Read-Aloud. I started reading A Wrinkle in Time to the kids in the tent at night on our return trip and finished up after we got home (with only E listening at the end; he's my best audience). I was surprised to find nothing familiar about this book, even though I've always assumed I'd read it at some point in the past. I was also surprised by the religious element. I'd thought the L'Engle books were the humanist antidote to the Narnia books, but that must be something else? While we were driving, I had E and Z each read aloud from books I'd brought along for them (gifts they'd received over the last year but hadn't yet read) and was appalled by the atrocious writing and just generally dumb premise in both of them (one by a bestselling adult author) so I was pleased that the writing in Wrinkle was decent and the story carried along at a good clip, but my reaction overall to the book was, "Huh?" I just found it kinda weird. Maybe because I'm not usually a sic-fi reader I haven't learned to suspend my disbelief? I don't know, but at least now I can say I've read it.

Poetry. After we got home, I got back in my read a poem or two each morning habit, and read the short collection, Mothering Through, by Catharine Murray, which I had picked up earlier this summer on the alumni book table at my MFA reunion. I'm not a great judge of poetry, so I won't speak to the quality of these poems, but other than the subject matter (the author's young son dying of cancer), I will say they weren't terribly memorable.

Fiction. And it would appear I was still in summer reading mode this month, continuing with the Elizabeth Peters/Amelia Peabody marathon that's been going on all summer. The boys and I even listened to audiobooks of two of the books (which I reread earlier this summer) on our drive out to Colorado. I suspected they would enjoy the ones where Amelia's son, Ramses, is young (and always stirring up trouble) and I was pleased to find I was correct. I finished the Painted Queen, which is the posthumously published (and written by another author) final book in the series, and I was still disappointed in it, for all the reasons I went into last month. The disappointment was tempered by the fact that six books follow The Painted Queen, if the series is read in chronological (rather than publication) order. I read the next four and I'm halfway through the fifth of these, which means I'll get back to more Serious reading later this month.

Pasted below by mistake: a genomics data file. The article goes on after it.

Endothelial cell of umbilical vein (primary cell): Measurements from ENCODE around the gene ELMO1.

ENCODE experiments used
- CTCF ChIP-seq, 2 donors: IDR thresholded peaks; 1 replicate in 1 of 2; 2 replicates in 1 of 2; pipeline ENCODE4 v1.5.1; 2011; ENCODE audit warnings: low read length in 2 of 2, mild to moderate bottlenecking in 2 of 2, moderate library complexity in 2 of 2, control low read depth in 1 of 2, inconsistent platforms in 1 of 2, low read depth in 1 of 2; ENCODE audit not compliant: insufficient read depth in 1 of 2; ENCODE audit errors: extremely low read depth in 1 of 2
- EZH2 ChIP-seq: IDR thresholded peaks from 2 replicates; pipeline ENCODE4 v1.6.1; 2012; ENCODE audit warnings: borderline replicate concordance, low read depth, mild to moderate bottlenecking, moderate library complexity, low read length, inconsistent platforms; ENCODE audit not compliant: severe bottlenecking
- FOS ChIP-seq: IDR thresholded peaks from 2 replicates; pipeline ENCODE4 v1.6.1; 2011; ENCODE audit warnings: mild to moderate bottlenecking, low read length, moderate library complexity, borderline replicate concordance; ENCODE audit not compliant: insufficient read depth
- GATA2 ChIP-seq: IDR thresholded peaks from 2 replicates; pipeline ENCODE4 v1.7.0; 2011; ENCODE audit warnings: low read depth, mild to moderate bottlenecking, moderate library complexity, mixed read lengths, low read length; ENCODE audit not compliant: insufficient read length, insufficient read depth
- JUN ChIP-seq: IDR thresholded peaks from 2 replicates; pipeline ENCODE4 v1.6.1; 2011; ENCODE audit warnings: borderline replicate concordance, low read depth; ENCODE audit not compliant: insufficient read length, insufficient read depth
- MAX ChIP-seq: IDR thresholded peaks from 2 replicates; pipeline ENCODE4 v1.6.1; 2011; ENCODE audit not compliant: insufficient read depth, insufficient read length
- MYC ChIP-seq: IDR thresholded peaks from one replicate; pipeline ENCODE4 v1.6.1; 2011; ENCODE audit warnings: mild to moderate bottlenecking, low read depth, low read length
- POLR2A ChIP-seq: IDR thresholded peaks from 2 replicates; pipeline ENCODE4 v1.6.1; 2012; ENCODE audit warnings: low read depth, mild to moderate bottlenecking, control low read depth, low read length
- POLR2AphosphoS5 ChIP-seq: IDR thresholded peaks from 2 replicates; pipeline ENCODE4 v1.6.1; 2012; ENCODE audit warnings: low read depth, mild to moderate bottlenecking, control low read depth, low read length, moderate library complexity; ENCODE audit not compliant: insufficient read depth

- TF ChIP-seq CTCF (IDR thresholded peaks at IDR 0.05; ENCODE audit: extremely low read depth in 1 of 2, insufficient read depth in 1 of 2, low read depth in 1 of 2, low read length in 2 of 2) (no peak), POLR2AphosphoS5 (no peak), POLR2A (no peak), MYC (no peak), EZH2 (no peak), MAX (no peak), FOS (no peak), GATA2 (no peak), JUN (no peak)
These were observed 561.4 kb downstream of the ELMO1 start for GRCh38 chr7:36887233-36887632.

Thursday, September 7, 2017

Thru-Hiking en Famille

The last (for now) of the short pieces I've been writing over the last year about our Colorado Trail hike last summer has just been published in TrailGroove Magazine, Issue #35. My piece, Thru-Hiking en Famille is less of a how-to than a how-we-did, but if you're looking looking for tips on getting your family out on the trail, or are just curious about the nitty gritty details of our trek, or if you just want to see more pictures of Colorado's scenery, please check it out!

Tuesday, September 5, 2017

Multiples Illuminated

While I was away on our cross-country road trip, this book was released:
In which my essay, "Individuality, Mutuality, and a Game of Twister" appears.
You can read an excerpt of my piece here.
If you have twins, triplets, or more, or if you just like horror stories, consider purchasing a copy:
Amazon (paperback) 
Amazon (Kindle
Barnes and Noble 

Monday, September 4, 2017

September Newsletter

My September Common Ground newsletter went out today. If you don't already have a subscription, you can check it out here and subscribe here. If you've already subscribed but didn't receive your copy, check your spam folder and "promotions" tab.